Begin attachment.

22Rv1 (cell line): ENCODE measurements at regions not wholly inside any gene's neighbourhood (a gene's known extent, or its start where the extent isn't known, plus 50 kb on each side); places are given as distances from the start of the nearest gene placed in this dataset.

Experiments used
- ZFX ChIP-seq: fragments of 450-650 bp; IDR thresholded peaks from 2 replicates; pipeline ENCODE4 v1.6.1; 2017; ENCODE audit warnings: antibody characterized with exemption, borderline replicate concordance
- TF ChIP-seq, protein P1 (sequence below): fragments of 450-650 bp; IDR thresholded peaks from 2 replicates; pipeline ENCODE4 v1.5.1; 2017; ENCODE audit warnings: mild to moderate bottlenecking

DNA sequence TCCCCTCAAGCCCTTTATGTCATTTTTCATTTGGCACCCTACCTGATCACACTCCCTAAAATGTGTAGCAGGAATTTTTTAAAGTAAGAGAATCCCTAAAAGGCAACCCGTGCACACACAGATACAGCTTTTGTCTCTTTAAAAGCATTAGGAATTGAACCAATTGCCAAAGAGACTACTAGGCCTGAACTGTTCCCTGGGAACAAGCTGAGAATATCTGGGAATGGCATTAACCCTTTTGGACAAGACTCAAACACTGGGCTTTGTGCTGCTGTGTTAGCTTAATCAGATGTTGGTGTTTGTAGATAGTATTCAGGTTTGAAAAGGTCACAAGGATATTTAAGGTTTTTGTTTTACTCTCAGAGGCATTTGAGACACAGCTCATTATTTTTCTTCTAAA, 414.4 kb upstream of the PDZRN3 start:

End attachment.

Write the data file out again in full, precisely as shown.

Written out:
22Rv1 (cell line): ENCODE measurements at regions not wholly inside any gene's neighbourhood (a gene's known extent, or its start where the extent isn't known, plus 50 kb on each side); places are given as distances from the start of the nearest gene placed in this dataset.

Experiments used
- ZFX ChIP-seq: fragments of 450-650 bp; IDR thresholded peaks from 2 replicates; pipeline ENCODE4 v1.6.1; 2017; ENCODE audit warnings: antibody characterized with exemption, borderline replicate concordance
- TF ChIP-seq, protein P1 (sequence below): fragments of 450-650 bp; IDR thresholded peaks from 2 replicates; pipeline ENCODE4 v1.5.1; 2017; ENCODE audit warnings: mild to moderate bottlenecking

DNA sequence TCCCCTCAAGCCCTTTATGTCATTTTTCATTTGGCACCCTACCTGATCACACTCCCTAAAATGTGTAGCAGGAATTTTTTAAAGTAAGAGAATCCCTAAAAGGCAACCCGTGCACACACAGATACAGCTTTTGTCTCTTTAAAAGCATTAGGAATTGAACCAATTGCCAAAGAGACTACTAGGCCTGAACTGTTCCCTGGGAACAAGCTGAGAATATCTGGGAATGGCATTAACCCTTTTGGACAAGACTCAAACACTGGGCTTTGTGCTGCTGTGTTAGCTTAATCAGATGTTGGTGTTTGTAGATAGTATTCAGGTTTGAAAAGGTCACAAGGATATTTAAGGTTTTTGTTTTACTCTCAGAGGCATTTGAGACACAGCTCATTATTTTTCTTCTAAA, 414.4 kb upstream of the PDZRN3 start: